RATIONALE FOR EXPLORING VALUE SYSTEMS
Approaches to values education, such as those proposed within schools by the New Zealand and Australian governments, tend to assert a list of ‘commonly’ held beliefs or statements and then consider a process of enculturation for adherence to these values. For example within the Australian context the National Framework calls for schools to educate students around values such as integrity, respect, honesty and tolerance, imaged on a back drop of ‘Simpson and his donkey’ (a First World War iconic image). This framework presents an admirable list of ideals for the upright citizen. However, being truly ethical is more than merely being, for example, honest. There is a need to not only educate for honesty, but to develop the critical capacity to understand when it may not be morally right to be honest (e.g if being honest may result in harm to another person). That is, values and ethics education needs to engage in the critical discussions associated with these fields rather than mere application of absolutes.
The workplace presents an extension of this reality. It may be argued that educating students around the espoused values of their impending workplace would benefit the students. Students learning of a workplace’s value system could be based on the notion that students must be aware of, and be prepared for, established workplace value systems and to be able to demonstrate behaviour and conduct compatible with these.
Social acceptance in the
workplace is a critical element in being able to access learning opportunities (Billett, 2008). Such social acceptance often comes in the form of compliance to existing cultural values and practices. Students need to be equipped to navigate the increasingly important ethical aspects of their professions (Bowie, 2005).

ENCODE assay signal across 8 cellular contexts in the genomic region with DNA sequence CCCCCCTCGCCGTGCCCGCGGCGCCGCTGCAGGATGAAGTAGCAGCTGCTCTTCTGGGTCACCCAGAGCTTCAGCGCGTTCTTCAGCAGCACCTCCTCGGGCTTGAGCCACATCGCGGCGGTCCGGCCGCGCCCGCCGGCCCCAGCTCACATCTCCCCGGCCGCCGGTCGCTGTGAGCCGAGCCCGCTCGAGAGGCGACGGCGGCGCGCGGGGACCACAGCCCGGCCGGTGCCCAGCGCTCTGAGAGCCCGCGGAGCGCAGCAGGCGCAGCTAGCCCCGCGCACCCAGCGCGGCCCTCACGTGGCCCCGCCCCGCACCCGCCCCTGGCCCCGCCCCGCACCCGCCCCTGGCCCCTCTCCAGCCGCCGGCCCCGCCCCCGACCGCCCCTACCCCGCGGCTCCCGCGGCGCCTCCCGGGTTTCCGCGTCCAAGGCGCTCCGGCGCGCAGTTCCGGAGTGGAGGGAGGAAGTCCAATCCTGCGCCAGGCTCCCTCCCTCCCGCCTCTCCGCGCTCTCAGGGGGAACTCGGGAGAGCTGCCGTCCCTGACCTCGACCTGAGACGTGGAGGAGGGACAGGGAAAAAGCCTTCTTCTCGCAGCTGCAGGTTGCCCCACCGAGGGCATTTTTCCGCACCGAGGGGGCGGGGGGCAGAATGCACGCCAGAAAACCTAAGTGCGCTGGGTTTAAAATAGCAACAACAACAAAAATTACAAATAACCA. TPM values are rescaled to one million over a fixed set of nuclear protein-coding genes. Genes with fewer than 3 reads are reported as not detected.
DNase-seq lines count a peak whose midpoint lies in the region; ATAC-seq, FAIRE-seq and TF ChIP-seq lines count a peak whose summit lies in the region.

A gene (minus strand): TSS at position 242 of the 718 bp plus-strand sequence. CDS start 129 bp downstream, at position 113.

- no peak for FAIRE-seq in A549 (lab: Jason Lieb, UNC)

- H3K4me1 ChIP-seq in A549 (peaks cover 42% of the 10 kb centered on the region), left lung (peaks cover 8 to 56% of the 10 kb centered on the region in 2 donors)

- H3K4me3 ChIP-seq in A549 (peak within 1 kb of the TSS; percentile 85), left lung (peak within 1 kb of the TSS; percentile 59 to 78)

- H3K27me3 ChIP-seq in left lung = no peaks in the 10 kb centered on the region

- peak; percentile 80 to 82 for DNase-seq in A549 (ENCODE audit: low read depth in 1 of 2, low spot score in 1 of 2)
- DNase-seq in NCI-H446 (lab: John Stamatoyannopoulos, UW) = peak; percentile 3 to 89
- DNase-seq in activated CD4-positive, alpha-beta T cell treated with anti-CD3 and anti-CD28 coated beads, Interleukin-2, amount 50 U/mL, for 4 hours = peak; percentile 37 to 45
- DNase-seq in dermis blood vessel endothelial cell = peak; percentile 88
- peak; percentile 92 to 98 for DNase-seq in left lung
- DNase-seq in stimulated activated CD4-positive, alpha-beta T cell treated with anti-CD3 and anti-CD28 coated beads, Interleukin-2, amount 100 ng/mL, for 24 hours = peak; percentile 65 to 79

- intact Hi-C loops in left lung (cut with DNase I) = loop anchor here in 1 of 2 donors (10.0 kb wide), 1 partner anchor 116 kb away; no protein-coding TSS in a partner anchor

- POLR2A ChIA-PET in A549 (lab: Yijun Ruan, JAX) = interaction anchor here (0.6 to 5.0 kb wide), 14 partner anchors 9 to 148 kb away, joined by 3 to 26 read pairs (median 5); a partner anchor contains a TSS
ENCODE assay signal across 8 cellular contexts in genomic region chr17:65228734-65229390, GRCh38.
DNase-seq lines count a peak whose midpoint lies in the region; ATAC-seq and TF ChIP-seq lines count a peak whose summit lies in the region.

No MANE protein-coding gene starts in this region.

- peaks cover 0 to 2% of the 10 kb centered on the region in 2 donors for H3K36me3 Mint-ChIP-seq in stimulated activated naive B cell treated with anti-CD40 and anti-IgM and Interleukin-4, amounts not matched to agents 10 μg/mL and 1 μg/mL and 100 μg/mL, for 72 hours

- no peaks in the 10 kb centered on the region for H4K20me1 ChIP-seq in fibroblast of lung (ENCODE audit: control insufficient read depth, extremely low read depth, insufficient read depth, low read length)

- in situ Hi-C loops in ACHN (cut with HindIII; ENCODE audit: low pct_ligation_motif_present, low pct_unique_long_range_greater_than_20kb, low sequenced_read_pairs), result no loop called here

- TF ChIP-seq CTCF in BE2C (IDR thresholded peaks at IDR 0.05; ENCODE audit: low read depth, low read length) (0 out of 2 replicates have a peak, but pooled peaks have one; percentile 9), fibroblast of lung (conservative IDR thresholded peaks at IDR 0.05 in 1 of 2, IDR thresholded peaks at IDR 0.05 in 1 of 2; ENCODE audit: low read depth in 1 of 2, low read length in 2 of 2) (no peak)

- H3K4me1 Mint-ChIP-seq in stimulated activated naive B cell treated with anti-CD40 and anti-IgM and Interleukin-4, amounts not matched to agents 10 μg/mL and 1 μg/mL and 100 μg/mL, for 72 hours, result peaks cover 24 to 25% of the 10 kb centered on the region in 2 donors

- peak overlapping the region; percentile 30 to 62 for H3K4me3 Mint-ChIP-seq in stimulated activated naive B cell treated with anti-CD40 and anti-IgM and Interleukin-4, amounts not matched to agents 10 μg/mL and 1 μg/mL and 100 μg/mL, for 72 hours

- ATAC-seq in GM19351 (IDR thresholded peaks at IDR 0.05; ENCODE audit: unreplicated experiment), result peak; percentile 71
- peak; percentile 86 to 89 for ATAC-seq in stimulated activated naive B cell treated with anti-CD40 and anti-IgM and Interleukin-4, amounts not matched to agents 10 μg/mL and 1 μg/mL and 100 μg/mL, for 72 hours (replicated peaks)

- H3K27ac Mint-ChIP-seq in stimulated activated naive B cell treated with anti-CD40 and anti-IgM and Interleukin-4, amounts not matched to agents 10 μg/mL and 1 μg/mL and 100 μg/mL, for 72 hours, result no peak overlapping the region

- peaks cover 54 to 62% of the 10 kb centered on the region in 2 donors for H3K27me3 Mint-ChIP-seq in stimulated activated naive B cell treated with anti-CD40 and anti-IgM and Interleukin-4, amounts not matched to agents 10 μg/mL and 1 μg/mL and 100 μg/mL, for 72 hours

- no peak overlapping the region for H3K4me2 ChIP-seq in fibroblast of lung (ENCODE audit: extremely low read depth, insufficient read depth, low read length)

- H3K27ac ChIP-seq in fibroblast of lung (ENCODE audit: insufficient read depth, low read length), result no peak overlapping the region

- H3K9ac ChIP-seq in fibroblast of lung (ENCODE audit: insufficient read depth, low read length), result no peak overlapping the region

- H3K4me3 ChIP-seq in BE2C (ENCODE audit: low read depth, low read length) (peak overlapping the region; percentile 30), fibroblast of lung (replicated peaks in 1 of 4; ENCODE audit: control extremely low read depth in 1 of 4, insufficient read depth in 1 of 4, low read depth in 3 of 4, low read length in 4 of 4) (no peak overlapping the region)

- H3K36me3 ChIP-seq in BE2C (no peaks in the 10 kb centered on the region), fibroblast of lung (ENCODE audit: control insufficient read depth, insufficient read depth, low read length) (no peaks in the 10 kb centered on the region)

For example, a female worker going into a male
dominated, sexist workplace may be seen as ‘causing trouble’ if she speaks up about these
practices, and therefore denied acceptance and learning. However, simple acceptance of these realities is also not compatible with the desired outcome of a critical-thinking professional graduate.
Although students cannot merely be taught with existing practices, culture and values, they need to be educated to acknowledge their commitment to their profession and the workplace in which they practice. Workplace values systems are inherently important for the everyday proper and effective function of the workplace. Many organisations have adopted codified statements of conduct and ethics, present mission and value statements and espouse a range of values to which they assert employees within the organisation should aspire to. Likewise, professional groups, such as engineers, teachers, nurses and lawyers, also have codes of ethics and conduct articulating the type of practice expected of the individual professional. An emerging graduate needs to be conscious of their commitment to be guided by these values. For example, it is not possible for a person to assert to be an ethical nurse if they do not consider the values of patient care to be important.
However, even within these
frameworks disagreement and interpretation can occur. So despite acceptance of ‘patient care’ as a priority of nursing, how this is realised and understood through enacted practice is reliant upon the critical capacities of the emerging professional. Students emerging from a university degree program should be considered as being members of occupational groups with high levels of education and with a critical mind serving the public good (Bowie, 2005).